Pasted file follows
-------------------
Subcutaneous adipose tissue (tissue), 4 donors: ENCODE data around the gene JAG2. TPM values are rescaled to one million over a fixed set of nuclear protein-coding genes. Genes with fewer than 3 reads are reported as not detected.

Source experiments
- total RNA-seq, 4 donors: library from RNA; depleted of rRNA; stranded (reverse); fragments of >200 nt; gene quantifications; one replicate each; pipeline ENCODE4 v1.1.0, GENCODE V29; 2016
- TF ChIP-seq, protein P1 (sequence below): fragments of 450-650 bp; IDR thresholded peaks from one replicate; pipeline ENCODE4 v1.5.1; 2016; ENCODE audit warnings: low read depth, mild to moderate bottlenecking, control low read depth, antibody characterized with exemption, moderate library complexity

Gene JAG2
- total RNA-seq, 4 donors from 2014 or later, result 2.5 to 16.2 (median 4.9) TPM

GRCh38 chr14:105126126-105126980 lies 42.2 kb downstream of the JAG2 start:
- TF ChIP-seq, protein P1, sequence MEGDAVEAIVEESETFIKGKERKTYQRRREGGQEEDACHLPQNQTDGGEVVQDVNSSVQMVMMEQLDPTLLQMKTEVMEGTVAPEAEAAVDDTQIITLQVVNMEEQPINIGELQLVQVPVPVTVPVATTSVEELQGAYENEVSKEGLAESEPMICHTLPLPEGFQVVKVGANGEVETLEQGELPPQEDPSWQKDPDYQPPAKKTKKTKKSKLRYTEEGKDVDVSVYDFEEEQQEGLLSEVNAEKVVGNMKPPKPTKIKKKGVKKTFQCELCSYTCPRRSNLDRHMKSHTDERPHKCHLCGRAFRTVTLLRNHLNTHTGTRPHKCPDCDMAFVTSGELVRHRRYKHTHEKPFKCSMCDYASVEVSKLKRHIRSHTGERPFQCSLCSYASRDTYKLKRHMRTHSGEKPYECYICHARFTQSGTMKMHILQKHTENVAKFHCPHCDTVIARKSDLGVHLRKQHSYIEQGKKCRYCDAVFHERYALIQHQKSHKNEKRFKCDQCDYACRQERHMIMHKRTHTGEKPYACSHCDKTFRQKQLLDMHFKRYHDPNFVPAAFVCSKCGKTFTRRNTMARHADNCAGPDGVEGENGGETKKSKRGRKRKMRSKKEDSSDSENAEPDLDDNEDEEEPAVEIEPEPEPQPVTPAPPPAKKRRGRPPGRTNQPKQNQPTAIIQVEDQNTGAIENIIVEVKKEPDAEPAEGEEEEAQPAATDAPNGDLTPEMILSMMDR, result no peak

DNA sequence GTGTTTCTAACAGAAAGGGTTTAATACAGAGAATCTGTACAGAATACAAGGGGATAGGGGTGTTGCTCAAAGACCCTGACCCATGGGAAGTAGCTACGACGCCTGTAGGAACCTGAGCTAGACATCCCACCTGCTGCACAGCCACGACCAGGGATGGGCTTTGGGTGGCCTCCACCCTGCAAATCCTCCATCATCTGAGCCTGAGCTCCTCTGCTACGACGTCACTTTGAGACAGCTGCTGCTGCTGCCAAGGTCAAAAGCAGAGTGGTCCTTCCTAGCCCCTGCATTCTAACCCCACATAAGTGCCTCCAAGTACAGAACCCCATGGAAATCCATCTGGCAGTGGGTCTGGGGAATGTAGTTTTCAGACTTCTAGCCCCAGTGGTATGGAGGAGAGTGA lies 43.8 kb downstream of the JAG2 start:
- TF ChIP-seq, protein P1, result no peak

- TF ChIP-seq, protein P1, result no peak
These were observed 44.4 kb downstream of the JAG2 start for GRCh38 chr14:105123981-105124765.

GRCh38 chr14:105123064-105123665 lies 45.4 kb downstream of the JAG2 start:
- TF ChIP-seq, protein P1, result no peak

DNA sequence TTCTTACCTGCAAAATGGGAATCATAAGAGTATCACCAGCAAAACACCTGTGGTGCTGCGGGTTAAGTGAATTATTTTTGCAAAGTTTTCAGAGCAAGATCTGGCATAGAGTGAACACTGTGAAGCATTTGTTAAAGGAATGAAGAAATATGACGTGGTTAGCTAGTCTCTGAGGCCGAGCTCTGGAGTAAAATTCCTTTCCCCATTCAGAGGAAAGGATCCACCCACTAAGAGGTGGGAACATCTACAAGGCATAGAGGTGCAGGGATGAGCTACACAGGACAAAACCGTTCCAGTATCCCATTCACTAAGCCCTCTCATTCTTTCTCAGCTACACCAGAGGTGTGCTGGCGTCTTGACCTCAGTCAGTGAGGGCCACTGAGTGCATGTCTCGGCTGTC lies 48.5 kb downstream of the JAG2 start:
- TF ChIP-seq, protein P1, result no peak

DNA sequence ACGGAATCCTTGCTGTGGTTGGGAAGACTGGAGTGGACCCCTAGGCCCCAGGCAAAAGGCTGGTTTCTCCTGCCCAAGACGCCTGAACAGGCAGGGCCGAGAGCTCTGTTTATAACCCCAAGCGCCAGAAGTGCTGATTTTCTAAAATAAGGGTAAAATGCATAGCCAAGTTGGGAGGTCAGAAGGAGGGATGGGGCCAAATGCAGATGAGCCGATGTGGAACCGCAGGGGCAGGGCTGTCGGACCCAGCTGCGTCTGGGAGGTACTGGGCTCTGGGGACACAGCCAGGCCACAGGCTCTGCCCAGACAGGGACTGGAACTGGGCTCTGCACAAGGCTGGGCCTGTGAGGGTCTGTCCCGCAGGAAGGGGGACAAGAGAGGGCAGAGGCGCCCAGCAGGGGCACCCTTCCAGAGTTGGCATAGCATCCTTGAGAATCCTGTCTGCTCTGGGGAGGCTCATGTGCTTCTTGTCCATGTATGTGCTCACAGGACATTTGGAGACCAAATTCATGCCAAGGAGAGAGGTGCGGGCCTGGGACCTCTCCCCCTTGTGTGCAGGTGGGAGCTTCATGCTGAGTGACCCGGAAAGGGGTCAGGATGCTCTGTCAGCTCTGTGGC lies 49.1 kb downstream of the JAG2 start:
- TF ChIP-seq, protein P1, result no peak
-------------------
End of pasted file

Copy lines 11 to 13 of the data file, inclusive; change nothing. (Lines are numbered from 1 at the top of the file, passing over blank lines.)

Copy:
- TF ChIP-seq, protein P1, result no peak
These were observed 44.4 kb downstream of the JAG2 start for GRCh38 chr14:105123981-105124765.

GRCh38 chr14:105123064-105123665 lies 45.4 kb downstream of the JAG2 start: